As he relaxes on a Majorcan beach, David Cameron might find his mind wandering to his plans for next month’s reshuffle. The latest demand from ‘influential figures’ is, according to Tim Shipman in the Daily Mail, that he replace Europe Minister David Lidington with a more Eurosceptic minister. Supporting those influential figures from the sidelines is a hefty group of Conservative backbenchers who want to see a bit more welly on the European issue. Some of the names mooted by the Mail – Graham Brady and Mark Francois – would certainly do that but they are no friends of the current leadership.
Shipman’s story does not say whether Cameron will actually listen to those pushing him, but moving Lidington would be popular. He has aggravated colleagues by saying there was ‘no question’ of Britain leaving the EU, although this is the same line officially taken by the Prime Minister.
Cameron has always described himself as a ‘practical Eurosceptic’, a view that has been frequently challenged by his party. He has thrown meat to those who challenge him, most notably by exercising his veto in Brussels in December 2011. There is also William Hague’s review into the EU’s impact on everyday life. Although the wide-ranging report may not make any impact in this parliament, it has reassured his party the matter is not being ignored. But Cameron also more recently made clear that he would campaign for Britain to stay in Europe in the event of a referendum.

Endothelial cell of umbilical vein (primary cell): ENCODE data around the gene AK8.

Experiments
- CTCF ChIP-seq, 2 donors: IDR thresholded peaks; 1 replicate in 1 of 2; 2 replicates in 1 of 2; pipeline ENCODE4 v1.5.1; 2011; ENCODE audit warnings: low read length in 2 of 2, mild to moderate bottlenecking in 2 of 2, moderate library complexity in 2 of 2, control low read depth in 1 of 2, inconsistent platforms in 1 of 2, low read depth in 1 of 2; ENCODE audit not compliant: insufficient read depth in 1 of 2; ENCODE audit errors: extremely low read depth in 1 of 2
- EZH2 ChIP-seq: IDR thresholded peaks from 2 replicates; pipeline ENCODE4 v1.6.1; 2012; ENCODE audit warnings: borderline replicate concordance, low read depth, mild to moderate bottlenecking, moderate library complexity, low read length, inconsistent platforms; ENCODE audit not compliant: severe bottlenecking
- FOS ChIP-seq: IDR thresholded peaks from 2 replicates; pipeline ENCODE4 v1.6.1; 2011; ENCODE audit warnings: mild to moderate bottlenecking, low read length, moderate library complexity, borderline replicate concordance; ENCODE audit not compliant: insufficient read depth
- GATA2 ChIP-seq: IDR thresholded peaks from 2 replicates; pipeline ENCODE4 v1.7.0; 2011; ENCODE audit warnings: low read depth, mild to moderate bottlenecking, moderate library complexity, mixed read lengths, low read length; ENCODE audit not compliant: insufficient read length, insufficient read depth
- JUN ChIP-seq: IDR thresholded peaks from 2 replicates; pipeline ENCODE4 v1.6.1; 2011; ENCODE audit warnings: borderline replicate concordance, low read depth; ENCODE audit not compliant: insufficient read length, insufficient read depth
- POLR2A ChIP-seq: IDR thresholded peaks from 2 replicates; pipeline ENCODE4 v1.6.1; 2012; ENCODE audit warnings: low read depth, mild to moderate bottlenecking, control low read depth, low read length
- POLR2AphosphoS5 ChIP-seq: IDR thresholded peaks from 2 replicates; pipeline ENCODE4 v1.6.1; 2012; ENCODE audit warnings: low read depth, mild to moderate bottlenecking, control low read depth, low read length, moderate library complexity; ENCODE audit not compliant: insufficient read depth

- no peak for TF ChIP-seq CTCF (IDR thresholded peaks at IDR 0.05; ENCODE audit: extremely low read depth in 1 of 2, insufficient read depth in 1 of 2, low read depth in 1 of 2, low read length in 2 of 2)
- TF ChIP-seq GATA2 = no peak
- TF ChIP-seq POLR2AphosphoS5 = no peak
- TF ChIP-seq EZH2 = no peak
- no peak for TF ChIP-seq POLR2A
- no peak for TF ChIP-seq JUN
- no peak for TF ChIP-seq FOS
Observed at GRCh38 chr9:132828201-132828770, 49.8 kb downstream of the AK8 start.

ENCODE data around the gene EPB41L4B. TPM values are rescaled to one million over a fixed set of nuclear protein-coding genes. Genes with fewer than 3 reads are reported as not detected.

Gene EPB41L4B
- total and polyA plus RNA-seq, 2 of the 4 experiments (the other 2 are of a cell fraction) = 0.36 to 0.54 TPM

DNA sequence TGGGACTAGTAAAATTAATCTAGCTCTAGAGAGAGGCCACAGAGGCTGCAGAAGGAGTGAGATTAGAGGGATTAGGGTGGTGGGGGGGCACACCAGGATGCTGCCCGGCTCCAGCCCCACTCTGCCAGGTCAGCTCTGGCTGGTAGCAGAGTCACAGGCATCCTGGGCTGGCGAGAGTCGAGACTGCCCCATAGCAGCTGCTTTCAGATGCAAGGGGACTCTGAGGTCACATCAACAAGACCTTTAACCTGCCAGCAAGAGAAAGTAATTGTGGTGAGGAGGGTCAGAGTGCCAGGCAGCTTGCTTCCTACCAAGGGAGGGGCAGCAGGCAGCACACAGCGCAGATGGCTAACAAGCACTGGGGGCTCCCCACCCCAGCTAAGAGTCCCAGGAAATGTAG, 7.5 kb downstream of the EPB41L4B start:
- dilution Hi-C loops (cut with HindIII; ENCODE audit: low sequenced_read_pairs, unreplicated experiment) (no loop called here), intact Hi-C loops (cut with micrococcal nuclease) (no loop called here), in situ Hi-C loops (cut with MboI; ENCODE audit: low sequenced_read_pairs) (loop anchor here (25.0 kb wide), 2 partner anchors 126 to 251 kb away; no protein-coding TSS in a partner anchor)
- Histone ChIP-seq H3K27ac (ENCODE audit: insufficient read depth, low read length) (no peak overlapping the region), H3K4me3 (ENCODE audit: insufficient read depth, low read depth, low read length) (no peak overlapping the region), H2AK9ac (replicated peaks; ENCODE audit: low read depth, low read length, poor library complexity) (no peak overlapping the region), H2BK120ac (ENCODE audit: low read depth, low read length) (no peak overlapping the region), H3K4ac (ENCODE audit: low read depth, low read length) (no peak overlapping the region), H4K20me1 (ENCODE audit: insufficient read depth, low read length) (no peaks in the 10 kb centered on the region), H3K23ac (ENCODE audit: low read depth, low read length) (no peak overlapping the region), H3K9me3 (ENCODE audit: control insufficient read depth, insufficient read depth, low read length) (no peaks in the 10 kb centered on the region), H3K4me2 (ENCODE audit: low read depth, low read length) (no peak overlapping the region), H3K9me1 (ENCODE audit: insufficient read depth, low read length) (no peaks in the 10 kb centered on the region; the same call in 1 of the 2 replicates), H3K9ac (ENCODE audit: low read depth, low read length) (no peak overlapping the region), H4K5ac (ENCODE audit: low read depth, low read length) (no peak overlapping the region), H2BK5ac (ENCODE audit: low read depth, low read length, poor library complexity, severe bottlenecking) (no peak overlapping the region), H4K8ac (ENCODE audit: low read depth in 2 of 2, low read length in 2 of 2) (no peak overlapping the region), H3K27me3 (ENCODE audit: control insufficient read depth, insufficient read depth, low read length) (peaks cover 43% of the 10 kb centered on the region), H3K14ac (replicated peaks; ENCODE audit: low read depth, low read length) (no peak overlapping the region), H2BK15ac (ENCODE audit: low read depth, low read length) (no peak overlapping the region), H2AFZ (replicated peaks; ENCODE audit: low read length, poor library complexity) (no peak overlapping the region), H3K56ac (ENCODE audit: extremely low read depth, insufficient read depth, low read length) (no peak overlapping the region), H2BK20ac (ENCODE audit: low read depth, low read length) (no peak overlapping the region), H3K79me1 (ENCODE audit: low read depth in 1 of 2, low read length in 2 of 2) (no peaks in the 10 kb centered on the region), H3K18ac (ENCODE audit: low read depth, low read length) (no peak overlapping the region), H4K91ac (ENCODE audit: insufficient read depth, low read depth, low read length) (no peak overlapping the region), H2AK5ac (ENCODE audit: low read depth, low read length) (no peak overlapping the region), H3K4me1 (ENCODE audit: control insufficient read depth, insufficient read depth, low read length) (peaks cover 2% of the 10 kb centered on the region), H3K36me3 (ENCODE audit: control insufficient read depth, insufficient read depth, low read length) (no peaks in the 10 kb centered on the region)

Still more effective than installing an anti-Europe minister for Europe would be a pledge for a referendum on the EU in the next Conservative election manifesto. This would hold enormous appeal for voters, as the People’s Pledge vote in two Lib Dem marginal constituencies demonstrated. With a higher turnout than this year’s local elections, over 86 per cent in both constituencies voted in favour of a referendum. A new Angus Reid poll today also shows that only 26 per cent would vote to stay in the EU and 54 per cent have a negative perception of our relationship with Brussels.
Ed Miliband also has a great opportunity to pip Cameron here by promising a referendum first. While his party is also divided on Europe, there is less rancour to deal with, and he does not have the added complication of a pro-Europe coalition partner. The Prime Minister will be wary of this threat fro the left as he mulls over the reshuffle this summer.Tags: David Cameron, David Lidington, EU referendum, European Uniojn, People's Pledge, UK politics